If you think Christmas is just another holiday in the Philippines, think again! Every year, this Asian country officially launches the world’s longest Yuletide season on September 1 and ends on January 6. During these four festive months, Filipinos play Christmas songs incessantly, engage in non-stop Christmas gift shopping, and plan for their annual Christmas family gathering. For expats and visitors who want an extended celebration until the new year, the Philippines is the place to be!
Why is Christmas a big deal in the Philippines? Foremost, the country is predominantly Catholic, which means that observing the birth of Christ is a given. Add the fact that the country is a land of holidays, and you’ll see why many Filipinos want a headstart to the biggest holiday of the year. Additionally, Christmas in the Philippines is often tied to the “ber” months – September, October, November, and December. September 16 marks the start of the 100-day countdown to Christmas.
Over time, locals found it more exciting to include the whole of September to prepare for December 25. That’s why many non-Filipinos might find it surprising to hear Mariah Carey’s “All I Want for Christmas Is You” playing everywhere during the 1st day of September.
The Many Ways We Celebrate Christmas
When it comes to celebrating Christmas, Filipinos also have plenty of traditional activities. Many are based on religious themes, while others are more social. Either way, all activities are meant to keep the spirits high. Let’s look at some of the more popular Filipino traditions over the years.
Advent and “Simbang Gabi”
Literally Night Mass, Simbang Gabiis a series of nine consecutive masses leading to December 25. Instead of holding it during the daytime, churches open at night and early morning to celebrate masses. In addition, churches also celebrate the Advent season beginning the last week of November. During the four Sundays leading to Christmas, priests light one Advent candle a week until all four are shining bright in time for the birth of Christ. While this spectacle attracts Catholics in general, visitors and observers may find the phenomenon interesting, particularly for the bright, colorful garments worn by priests and the merry atmosphere before and after the Masses.
Christmas Parties and Christmas Family and Friend Gatherings
As far as Filipinos go, Christmas parties are unlimited. There’s one for the office, one for the neighborhood, and another one for relatives. Then, there’s the main party involving close friends. Wait, your schoolmates are also organizing a Christmas party, and it’s on party for each school you went to. Then, give time for parties for your sports club, social friends, and church group. After attending all these parties, you’ll soon realize why Pinoys need four months for Christmas.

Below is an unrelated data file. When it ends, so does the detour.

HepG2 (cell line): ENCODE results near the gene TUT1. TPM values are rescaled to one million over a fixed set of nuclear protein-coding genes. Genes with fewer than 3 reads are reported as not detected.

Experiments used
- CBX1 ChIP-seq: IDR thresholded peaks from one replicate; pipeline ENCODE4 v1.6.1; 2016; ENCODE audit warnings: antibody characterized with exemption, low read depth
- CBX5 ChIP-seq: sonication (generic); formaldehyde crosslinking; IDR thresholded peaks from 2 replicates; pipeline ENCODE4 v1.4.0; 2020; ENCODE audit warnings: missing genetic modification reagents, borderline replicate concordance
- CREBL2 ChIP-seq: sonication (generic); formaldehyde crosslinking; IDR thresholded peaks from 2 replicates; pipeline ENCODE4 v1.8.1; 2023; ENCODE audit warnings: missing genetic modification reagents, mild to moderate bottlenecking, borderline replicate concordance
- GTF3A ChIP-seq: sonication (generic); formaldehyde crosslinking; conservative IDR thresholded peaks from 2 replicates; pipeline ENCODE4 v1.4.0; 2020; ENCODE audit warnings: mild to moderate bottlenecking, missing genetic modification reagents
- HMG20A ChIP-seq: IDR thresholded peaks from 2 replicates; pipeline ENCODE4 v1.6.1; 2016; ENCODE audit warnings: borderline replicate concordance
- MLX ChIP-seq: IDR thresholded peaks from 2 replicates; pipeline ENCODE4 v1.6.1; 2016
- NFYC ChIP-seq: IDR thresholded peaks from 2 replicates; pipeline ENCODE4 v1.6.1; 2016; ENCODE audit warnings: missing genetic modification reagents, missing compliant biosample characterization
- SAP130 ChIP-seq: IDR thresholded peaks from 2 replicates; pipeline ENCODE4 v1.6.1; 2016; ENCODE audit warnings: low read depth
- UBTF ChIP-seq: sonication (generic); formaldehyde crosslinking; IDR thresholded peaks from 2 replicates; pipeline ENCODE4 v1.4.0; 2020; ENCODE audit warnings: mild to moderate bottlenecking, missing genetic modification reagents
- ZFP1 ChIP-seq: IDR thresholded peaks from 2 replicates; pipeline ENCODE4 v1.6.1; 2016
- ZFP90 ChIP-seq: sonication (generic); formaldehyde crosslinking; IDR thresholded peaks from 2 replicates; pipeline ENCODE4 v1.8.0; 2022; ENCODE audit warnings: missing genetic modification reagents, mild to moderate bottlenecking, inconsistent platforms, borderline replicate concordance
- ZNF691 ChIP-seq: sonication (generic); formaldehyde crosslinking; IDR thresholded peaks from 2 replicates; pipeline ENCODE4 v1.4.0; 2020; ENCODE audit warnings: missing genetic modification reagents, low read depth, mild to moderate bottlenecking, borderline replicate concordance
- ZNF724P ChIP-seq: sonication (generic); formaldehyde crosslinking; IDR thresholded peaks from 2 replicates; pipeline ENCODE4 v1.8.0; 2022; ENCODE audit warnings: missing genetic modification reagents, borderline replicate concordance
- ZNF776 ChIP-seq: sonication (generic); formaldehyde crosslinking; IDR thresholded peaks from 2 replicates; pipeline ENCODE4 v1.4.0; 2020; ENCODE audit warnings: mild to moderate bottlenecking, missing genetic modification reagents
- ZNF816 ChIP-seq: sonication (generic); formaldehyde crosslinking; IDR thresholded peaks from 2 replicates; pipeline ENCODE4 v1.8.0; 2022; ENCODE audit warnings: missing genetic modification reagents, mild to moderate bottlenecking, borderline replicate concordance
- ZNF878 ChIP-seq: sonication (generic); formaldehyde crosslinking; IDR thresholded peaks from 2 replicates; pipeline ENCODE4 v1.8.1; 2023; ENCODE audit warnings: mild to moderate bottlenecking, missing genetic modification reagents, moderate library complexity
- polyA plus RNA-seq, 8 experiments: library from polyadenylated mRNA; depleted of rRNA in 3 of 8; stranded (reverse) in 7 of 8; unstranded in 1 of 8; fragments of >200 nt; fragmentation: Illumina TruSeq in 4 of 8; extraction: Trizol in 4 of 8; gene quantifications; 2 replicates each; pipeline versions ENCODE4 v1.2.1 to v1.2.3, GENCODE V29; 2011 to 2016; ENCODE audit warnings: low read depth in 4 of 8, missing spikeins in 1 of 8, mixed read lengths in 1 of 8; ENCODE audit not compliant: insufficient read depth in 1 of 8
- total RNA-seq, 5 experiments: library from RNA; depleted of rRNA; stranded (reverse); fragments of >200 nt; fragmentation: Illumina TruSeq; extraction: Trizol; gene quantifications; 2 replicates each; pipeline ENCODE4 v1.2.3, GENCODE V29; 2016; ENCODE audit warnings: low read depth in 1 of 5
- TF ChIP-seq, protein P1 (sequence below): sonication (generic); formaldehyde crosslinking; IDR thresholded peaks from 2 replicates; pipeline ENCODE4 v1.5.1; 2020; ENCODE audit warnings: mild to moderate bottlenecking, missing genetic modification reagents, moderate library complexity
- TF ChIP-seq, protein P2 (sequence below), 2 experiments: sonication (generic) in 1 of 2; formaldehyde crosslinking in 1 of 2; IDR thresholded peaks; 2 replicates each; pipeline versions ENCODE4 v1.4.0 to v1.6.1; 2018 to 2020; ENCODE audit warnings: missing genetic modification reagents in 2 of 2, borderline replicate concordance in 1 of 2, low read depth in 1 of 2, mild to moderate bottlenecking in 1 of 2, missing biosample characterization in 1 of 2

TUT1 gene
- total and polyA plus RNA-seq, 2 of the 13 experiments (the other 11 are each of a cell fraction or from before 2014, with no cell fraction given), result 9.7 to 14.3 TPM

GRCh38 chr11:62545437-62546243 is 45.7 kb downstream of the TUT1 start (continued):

Noche Buena and Christmas Food
On Christmas Eve, families gather around the table for a special feast. Before Christmas Eve, many Filipino households serve lugaw or pospas (porridge) to members coming from Mass. Of course, “Noche Buena” literally means “good night” in Spanish. But in the Philippines, that means a Christmas family gathering centered on traditional food and drink.
For starters, family members can have a cup of steaming chocolate batirol, or homemade cocoa. Sandwiches featuring traditional Chinese or Fiesta ham plus a slice of queso de bola (usually hard cheese such as Edam) should tide up the hungry ones until the main course arrives at midnight. Fruits are also plentiful at the table, mostly those of the round kind for luck. When the clock strikes twelve, the family gathers around the table in a sort of Thanksgiving prayer. Afterward, they share a meal featuring many awesome Filipino dishes, including embutido (meatloaf), hamonado (pork roll), morcon (beef roll), Kare-Kare (curry), and the everpresent pancit (noodles) and lumpiang shanghai (egg rolls).
Caroling and Namamasko
The tradition of caroling saw better days a few decades ago when every neighborhood assembled its best musicians to go around houses and sing traditional Christmas songs. Now, only a few groups work up the courage to go house-to-house and hope someone’s one. In return for the Christmas serenade, carolers greet the family with “Namamasko po!” which means “We’re greeting you Merry Christmas!” In return, households dutifully hand over an envelope containing cash. The amount depends on how well the carolers put up a show.